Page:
H1N1 vaccine ONLY protects against disease caused by H1N1 virus
Seasonal flu vaccine ONLY protects against Seasonal flu viruses
Priority Target Groups for H1N1 vaccine when vaccine is in limited supply • Remember: - Priority groups may change - As vaccine supply increases or decreases Yes, if 2 yrs of age and older, healthy, not preg. Yes Health care and emergency medical services personnel No Yes Persons 25 thru 64 yrs old with medical condition that puts them at high risk Yes, if 2 -49 yrs of age, healthy, not preg. Yes Persons living with or caring for infants less than 6 mos old Yes, if 2 yrs of age and older, healthy, not preg. Yes Persons 6 mos thru 24 yrs old No Yes Pregnant women Give LAIV? Give TIV? Priority Group
Which Seasonal Vaccines & H1N1 Vaccines can you give to a patient during the same visit? When giving Seasonal TIV and H1N1 TIV flu vaccines at the same time, administer vaccines in different sites Yes One inactivated and one live, attenuated vaccine: H1N1 TIV and Seasonal LAIV? No Two LAIV vaccines: Seasonal LAIV and H1N1 LAIV? Remember the Live-Live rule: If two live vaccines are not given at the same time, they must be separated by 28 days Yes One inactivated and one live, attenuated vaccine: Seasonal TIV and H1N1 LAIV? Yes Two inactivated vaccines: Seasonal TIV & H1N1 TIV ? Can these vaccines be given at the same time?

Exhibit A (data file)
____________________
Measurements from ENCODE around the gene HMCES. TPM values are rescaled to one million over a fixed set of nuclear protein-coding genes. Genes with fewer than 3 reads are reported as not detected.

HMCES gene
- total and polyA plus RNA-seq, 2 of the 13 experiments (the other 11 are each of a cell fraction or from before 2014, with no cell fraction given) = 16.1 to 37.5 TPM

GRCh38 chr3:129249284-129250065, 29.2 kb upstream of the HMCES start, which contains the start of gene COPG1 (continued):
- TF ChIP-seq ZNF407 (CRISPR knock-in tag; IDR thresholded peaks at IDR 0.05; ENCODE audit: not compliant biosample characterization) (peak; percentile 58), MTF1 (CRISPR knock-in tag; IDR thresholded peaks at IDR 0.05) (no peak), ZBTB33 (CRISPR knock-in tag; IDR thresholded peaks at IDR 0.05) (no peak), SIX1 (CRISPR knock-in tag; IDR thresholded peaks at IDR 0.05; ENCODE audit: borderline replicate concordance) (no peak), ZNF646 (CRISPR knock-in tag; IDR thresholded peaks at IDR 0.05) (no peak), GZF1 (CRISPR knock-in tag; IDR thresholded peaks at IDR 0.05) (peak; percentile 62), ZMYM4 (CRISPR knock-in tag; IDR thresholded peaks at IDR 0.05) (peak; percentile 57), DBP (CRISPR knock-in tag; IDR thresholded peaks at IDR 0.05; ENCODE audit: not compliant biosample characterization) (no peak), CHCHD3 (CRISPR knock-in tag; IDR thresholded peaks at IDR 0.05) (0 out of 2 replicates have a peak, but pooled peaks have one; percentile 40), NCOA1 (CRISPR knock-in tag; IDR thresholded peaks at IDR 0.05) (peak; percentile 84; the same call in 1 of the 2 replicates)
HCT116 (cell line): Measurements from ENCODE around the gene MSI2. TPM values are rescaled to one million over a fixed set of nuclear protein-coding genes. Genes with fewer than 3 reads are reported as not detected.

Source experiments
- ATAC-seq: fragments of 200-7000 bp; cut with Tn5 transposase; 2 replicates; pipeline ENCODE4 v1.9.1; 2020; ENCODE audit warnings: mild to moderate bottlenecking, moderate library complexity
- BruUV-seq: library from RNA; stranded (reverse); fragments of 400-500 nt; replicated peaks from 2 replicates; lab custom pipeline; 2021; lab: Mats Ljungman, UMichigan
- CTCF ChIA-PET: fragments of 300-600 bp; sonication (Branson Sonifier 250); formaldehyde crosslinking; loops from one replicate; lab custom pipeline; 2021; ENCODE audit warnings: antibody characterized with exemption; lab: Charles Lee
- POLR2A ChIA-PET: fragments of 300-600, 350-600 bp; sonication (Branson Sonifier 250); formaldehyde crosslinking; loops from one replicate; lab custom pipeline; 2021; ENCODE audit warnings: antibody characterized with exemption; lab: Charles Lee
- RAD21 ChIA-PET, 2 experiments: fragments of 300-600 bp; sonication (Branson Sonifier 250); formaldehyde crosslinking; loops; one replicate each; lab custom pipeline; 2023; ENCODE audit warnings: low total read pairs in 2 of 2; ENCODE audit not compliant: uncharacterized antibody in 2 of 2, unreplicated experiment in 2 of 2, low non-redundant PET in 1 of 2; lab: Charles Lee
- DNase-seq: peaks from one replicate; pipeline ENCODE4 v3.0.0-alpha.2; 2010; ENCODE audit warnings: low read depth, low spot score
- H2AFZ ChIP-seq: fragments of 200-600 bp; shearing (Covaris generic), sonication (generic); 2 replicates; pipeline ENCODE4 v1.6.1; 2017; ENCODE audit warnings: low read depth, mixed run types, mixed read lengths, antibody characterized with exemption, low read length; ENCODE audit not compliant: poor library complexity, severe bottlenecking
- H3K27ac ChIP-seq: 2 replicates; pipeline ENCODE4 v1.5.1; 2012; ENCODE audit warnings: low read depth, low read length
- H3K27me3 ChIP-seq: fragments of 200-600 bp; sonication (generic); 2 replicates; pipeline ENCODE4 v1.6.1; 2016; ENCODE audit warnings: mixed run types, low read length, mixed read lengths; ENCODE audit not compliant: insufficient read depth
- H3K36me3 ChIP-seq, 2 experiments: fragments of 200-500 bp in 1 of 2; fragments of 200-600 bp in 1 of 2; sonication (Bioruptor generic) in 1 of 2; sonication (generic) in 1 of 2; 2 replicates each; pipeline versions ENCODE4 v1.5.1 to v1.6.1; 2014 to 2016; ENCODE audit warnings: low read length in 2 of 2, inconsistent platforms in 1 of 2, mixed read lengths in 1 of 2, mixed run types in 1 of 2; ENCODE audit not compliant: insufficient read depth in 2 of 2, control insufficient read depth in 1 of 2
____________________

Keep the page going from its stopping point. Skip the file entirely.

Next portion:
Many of your patients will be wondering: How safe is H1N1Influenza Vaccine?
Reassure your patients that
This vaccine is made just like Seasonal Flu Vaccine
With use of different influenza virus
By a method that has been used for many years
H1N1 vaccine will be watched very closely for problems
Vaccine Adverse Event Reporting System (VAERS) will be used
We are encouraged to report any clinically significant adverse event after H1N1 vaccine to VAERS
OK to submit a report even if the reporter is not certain that the vaccine caused the event